Bridging sd1 molecular knowledge with recent breeding strategies for the improvement of traditional rice varieties - a japonica case-study

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The rice semidwarfing gene, sd1, also known as the "green revolution gene", has been studied intensively due to its contribution to the increase of crop production. Although sd1 breeding was extensively applied since the 1960s, the recent advances in the molecular basis of this gene allowed designing a more precise breeding strategy - marker assisted backcrossing (MAB) - to track sd1 introgression in two traditional rice varieties. For selection of sd1 plants we first confirmed the efficiency of specific markers based on Os200 x 2 gene sequence. Background selection was also performed with the help of microsatellites markers (SSR) and a total of 7 breeding lines were recovered containing a higher percentage of recurrent parent genome (RPG). Analysis of Covariance (ANCOVA) using mean progenitor plant height as covariate was performed to compare several agronomic and quality-related parameters in two different environments. The results suggest that plant height differs significantly between the two environments F(1, 220) = 155.336; p < 0.001. From the total variability of plant height we could conclude that 73% is due to the genotype, while 10.4% depends on the environment. In addition, the percentage of RPG seems negatively correlated with plant height (p < 0.005). MAB and background selection thus revealed as useful tools to assist breeding for semidwarfism in traditional rice varieties.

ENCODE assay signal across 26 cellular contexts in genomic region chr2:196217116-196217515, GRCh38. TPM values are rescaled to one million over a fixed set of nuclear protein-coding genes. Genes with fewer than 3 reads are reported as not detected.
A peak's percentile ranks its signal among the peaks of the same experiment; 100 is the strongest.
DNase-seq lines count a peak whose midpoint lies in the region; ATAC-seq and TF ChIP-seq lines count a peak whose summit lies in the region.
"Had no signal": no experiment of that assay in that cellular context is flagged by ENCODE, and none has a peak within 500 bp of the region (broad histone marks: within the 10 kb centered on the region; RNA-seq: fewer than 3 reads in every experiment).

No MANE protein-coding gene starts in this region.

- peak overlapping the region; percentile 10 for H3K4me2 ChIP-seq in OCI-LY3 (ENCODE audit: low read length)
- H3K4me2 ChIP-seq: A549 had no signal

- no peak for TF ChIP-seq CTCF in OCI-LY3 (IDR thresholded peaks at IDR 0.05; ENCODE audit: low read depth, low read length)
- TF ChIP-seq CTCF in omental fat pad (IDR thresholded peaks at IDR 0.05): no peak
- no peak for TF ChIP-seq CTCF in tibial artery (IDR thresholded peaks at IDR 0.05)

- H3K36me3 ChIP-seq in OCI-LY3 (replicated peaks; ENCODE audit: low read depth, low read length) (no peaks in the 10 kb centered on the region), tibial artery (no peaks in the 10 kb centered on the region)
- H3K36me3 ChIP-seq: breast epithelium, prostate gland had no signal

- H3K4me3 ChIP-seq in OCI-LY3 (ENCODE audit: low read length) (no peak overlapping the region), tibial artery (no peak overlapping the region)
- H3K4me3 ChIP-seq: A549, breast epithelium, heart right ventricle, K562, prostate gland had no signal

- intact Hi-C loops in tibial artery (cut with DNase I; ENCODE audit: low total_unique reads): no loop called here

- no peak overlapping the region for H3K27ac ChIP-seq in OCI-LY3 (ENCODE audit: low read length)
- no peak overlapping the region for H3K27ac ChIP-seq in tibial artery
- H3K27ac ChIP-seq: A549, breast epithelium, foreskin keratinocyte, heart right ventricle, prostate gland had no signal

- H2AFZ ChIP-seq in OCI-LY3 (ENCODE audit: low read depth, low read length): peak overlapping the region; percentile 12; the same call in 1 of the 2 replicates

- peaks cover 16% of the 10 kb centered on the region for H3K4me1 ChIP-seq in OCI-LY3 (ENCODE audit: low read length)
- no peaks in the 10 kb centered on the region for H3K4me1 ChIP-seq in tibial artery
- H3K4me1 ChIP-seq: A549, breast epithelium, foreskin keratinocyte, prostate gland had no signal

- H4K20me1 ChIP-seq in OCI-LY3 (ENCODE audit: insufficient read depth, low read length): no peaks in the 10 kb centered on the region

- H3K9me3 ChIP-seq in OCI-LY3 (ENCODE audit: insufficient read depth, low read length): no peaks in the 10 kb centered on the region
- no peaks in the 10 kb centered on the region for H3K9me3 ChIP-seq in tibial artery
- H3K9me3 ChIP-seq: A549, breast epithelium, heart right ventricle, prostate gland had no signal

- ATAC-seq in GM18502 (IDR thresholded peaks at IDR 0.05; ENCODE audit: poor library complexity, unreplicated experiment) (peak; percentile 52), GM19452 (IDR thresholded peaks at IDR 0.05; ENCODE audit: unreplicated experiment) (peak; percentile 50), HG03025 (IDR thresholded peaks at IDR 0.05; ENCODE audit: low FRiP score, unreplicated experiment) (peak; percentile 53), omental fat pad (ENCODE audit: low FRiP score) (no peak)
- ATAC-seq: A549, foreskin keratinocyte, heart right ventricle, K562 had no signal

Original languageUnknown
Pages (from-to)2192-2200
JournalAfrican Journal Of Biotechnology
Issue number15
Publication statusPublished - 1 Jan 2010

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